What about Sport England changing the guidance on martial arts not being permitted to resume?
Many will recall that the Sport England FAQs on Coronavirus stated for some time that Contact Sports such as ‘Karate/Judo’ could not resume. This was in fact incorrect. Whilst the contact elements of those styles are clearly not currently permitted in England, adapted and socially distanced classes can and have returned. We did raise this with Sport England during our last press release but we received no response. We did notice that the reference of martial arts was completely removed from the FAQ post…
Can or should face coverings be worn during classes?
The overwhelming conclusion is no. Face coverings should not be worn during indoor or outdoor lessons. Whilst there is growing evidence to suggest that doing so is unlikely to cause harm to many people, the World Health Organisation (WHO) recommend face coverings are not worn during exercise;
People should NOT wear masks when exercising, as masks may reduce the ability to breathe comfortably. Sweat can make the mask become wet more quickly which makes it difficult to breathe and promotes the growth of microorganisms. The important preventive measure during exercise is to maintain physical distance of at least one meter from others.
Leisure Centres and Venues have said martial arts can’t resume as it hasn’t been approved by Public Health England (PHE). Is this true?
We’ve heard this one alot. One major leisure centre chain in particular was fast to make this request of any clubs returning to indoor training. Their position appears to be incorrectly based on a presumption that martial arts is a team sport and would require an approved strategy for the return of contact / competition. This is the case for many team sports that require close contact and it is indeed the NGBs for each sport respectively whom must present their proposals to DCMS for approval. Martial Arts does not fit into this category as it is being practiced on a non-contact, socially distanced and individual basis. When we have challenged leisure centre managers on this they have reluctantly accepted that the rules are not straight forwards and that many have not fully read the Government’s return to sport guidance either. For those interested, you should…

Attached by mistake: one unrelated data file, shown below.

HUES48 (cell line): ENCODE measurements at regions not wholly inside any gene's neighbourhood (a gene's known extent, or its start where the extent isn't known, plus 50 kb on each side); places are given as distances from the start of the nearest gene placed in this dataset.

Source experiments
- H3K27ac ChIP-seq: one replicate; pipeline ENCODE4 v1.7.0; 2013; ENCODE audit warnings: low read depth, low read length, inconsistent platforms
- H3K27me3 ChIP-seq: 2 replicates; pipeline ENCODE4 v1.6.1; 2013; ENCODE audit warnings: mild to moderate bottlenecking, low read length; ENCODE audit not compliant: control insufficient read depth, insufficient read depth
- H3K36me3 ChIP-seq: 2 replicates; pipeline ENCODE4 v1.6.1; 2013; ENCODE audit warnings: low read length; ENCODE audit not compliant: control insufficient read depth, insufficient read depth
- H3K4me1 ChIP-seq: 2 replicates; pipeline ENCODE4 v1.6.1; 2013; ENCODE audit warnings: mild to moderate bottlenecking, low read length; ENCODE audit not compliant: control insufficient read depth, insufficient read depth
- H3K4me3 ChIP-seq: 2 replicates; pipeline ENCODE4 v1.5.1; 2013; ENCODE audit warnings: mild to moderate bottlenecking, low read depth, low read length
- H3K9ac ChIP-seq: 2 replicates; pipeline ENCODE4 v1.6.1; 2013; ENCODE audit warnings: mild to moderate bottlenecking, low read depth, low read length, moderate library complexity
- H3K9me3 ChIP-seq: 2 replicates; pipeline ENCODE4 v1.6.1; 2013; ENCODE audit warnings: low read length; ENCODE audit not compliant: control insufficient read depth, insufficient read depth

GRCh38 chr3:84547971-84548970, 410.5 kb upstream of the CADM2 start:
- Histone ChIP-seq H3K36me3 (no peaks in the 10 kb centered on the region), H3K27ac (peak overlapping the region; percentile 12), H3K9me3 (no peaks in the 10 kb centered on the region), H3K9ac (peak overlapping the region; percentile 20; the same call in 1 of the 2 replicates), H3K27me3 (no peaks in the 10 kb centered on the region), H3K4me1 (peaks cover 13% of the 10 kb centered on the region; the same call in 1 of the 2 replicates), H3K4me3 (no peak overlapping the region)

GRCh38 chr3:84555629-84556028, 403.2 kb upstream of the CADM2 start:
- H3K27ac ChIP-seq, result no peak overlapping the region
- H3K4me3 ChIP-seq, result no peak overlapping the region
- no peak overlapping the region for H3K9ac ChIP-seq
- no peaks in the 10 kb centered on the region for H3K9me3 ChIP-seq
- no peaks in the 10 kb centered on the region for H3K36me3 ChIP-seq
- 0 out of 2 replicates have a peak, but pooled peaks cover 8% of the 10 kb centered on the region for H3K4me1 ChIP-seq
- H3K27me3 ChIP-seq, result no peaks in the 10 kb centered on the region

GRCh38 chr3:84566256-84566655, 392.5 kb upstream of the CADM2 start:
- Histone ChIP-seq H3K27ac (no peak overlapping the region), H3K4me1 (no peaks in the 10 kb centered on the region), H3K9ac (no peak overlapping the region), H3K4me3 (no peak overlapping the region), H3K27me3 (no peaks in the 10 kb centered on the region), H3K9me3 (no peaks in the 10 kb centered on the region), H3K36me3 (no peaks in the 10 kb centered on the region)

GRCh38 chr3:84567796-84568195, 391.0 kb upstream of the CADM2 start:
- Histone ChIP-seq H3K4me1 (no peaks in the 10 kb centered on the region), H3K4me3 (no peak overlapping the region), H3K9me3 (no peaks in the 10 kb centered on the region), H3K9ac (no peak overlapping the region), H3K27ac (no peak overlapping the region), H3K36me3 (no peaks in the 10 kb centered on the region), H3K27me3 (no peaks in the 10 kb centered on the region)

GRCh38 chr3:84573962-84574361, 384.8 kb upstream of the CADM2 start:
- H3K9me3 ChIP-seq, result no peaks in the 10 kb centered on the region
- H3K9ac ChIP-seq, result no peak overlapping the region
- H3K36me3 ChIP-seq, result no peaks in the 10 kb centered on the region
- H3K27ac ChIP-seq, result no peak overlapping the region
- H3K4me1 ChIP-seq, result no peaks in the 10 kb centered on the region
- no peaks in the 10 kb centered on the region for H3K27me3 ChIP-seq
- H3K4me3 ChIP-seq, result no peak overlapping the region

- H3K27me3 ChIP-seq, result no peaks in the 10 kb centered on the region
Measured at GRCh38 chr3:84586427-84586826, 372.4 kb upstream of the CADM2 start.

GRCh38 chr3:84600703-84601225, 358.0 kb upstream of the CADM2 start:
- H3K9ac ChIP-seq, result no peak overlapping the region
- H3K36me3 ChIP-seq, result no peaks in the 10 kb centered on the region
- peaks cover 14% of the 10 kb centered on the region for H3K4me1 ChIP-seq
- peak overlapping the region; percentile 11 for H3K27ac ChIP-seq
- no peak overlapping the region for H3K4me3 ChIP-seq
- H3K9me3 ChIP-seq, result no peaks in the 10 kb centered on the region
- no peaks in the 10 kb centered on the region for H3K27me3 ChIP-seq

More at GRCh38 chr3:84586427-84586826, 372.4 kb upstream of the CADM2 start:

Can we use pads and shields yet?
Not in England, Wales or Northern Ireland at the moment. As and if the guidance in Scotland progresses to permit contact, Scottish clubs will be able to resume pad work again. For all nations actively within non-contact and social distancing phases of lockdown, pad work and any use of equipment…
Can families from the same household do contact training such as grappling?
This is one we’re hearing more and more and it is a really interesting point. Theoretically, this should be permitted. There is no clear guidance that is being broken if two members of the same household, whom are living together, make physical contact. The ‘blanket’ recommendation is that this shouldn’t be permitted but on a case by case basis, clubs and instructors may be able to make the case that this type of training should be permitted. The likely issue is going to come through enforcement officers (whom we will cover in a moment). It’s quite likely (if you are training outdoors) that an enforcement office…
Are Sport England, DCMS or Government engaging with independent martial arts?
No, absolutely not. We have found trying to elicit any response from any government authority is next to impossible. We are waiting weeks for generic responses and we know we are not the only ones to experience this issue, either. As unbelievable as it is, we have had some MPs and other authorities…
Are councils now introducing costs for those wishing to teach outdoors?
Yes, some are. We have had numerous reports (and have verified firsthand in a number of cases) that councils are now charging sports clubs and community groups to use outdoor public space for exercise classes. We have had clubs charged between £250-£1000 for teaching one2one outdoor sessions, and £1,000-£3,000 for group sessions. This is on the basis of the club needing to obtain a permit. To us this is nothing more than profiteering and is absolutely disgraceful. On appeal…